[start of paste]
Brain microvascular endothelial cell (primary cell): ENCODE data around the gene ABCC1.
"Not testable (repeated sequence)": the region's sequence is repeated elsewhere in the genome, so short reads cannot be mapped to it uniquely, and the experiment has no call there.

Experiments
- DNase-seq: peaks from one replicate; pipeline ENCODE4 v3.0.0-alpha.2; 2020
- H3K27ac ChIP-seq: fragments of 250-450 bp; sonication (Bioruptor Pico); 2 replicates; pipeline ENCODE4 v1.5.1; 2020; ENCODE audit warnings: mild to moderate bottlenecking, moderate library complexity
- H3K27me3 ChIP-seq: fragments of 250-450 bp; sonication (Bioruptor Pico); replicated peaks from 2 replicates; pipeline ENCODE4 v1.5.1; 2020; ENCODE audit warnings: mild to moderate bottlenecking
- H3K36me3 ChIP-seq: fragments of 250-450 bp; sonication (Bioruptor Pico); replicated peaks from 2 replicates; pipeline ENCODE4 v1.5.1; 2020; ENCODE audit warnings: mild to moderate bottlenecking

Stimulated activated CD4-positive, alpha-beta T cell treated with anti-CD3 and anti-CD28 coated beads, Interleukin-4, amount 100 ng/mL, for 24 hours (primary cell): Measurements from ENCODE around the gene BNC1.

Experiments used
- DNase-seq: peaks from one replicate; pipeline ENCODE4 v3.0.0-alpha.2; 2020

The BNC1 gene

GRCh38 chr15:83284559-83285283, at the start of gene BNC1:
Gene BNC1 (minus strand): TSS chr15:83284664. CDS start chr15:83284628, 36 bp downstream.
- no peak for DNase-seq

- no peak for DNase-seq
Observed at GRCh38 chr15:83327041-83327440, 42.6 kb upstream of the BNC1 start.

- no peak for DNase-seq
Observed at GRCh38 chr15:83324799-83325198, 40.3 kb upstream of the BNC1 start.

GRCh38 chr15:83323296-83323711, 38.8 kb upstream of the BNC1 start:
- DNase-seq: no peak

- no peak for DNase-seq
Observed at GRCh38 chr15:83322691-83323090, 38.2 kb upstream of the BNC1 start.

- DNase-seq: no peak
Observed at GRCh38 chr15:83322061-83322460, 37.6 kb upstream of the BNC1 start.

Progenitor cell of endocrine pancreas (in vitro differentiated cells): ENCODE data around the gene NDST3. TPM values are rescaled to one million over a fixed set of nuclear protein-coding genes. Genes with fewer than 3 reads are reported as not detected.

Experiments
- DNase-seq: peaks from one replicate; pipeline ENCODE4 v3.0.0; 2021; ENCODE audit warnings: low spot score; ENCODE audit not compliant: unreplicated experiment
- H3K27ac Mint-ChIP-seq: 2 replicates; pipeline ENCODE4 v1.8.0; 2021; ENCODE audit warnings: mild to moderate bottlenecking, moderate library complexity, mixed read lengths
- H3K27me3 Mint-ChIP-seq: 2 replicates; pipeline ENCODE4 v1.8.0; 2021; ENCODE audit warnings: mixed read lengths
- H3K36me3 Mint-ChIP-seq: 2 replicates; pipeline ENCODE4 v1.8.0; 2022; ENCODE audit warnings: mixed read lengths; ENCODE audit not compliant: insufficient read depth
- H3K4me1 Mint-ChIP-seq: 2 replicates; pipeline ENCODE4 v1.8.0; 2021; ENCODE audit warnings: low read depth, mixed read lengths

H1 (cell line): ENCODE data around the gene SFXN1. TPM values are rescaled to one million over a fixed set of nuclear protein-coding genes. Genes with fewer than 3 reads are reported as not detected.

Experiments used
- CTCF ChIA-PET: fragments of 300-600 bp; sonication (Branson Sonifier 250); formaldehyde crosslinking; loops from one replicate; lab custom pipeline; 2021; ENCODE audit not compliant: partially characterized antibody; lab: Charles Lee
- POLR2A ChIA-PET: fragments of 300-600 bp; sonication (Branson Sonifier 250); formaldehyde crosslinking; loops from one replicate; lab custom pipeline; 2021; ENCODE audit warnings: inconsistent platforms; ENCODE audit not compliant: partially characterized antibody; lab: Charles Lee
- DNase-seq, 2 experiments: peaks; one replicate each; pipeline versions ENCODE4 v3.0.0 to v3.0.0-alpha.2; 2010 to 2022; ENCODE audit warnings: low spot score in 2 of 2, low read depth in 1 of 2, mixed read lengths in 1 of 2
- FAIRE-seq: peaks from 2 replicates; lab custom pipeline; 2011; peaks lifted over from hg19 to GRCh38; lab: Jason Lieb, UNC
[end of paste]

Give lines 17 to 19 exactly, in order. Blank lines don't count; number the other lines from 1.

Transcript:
- no peak for DNase-seq
Observed at GRCh38 chr15:83324799-83325198, 40.3 kb upstream of the BNC1 start.

GRCh38 chr15:83323296-83323711, 38.8 kb upstream of the BNC1 start: